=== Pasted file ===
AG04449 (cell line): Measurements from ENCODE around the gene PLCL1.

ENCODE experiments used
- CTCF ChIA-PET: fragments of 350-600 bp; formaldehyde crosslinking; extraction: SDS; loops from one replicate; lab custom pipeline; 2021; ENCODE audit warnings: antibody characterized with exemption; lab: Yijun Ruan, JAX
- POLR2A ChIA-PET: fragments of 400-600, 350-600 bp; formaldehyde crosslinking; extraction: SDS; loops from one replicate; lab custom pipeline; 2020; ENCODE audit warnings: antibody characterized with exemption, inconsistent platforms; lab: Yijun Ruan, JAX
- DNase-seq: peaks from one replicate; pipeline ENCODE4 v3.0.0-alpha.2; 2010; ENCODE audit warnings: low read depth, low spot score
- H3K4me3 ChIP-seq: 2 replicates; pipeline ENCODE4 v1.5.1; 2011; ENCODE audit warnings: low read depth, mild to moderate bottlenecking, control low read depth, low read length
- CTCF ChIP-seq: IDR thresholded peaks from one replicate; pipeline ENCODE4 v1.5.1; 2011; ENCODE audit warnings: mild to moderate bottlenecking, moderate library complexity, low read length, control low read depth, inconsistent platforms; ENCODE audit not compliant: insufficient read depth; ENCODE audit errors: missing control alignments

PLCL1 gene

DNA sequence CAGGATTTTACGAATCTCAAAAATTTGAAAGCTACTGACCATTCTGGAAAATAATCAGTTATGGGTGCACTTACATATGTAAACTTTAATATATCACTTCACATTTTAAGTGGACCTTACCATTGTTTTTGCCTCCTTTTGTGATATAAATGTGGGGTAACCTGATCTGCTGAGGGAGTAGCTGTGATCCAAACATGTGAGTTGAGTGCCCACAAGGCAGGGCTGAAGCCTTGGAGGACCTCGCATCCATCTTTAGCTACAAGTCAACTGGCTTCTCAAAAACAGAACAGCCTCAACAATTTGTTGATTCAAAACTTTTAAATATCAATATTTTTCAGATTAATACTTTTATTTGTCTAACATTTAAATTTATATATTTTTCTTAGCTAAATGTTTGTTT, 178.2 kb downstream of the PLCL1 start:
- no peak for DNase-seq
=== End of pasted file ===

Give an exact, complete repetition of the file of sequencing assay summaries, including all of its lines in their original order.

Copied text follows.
AG04449 (cell line): Measurements from ENCODE around the gene PLCL1.

ENCODE experiments used
- CTCF ChIA-PET: fragments of 350-600 bp; formaldehyde crosslinking; extraction: SDS; loops from one replicate; lab custom pipeline; 2021; ENCODE audit warnings: antibody characterized with exemption; lab: Yijun Ruan, JAX
- POLR2A ChIA-PET: fragments of 400-600, 350-600 bp; formaldehyde crosslinking; extraction: SDS; loops from one replicate; lab custom pipeline; 2020; ENCODE audit warnings: antibody characterized with exemption, inconsistent platforms; lab: Yijun Ruan, JAX
- DNase-seq: peaks from one replicate; pipeline ENCODE4 v3.0.0-alpha.2; 2010; ENCODE audit warnings: low read depth, low spot score
- H3K4me3 ChIP-seq: 2 replicates; pipeline ENCODE4 v1.5.1; 2011; ENCODE audit warnings: low read depth, mild to moderate bottlenecking, control low read depth, low read length
- CTCF ChIP-seq: IDR thresholded peaks from one replicate; pipeline ENCODE4 v1.5.1; 2011; ENCODE audit warnings: mild to moderate bottlenecking, moderate library complexity, low read length, control low read depth, inconsistent platforms; ENCODE audit not compliant: insufficient read depth; ENCODE audit errors: missing control alignments

PLCL1 gene

DNA sequence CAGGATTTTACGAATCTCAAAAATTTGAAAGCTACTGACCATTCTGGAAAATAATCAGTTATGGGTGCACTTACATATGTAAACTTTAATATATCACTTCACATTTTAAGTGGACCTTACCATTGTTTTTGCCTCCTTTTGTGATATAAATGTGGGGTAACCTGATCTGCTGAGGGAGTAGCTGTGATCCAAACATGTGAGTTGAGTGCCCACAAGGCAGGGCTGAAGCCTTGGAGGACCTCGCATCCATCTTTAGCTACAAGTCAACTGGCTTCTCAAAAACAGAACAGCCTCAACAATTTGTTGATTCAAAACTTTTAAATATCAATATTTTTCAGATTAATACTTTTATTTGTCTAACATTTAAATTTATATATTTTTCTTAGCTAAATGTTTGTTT, 178.2 kb downstream of the PLCL1 start:
- no peak for DNase-seq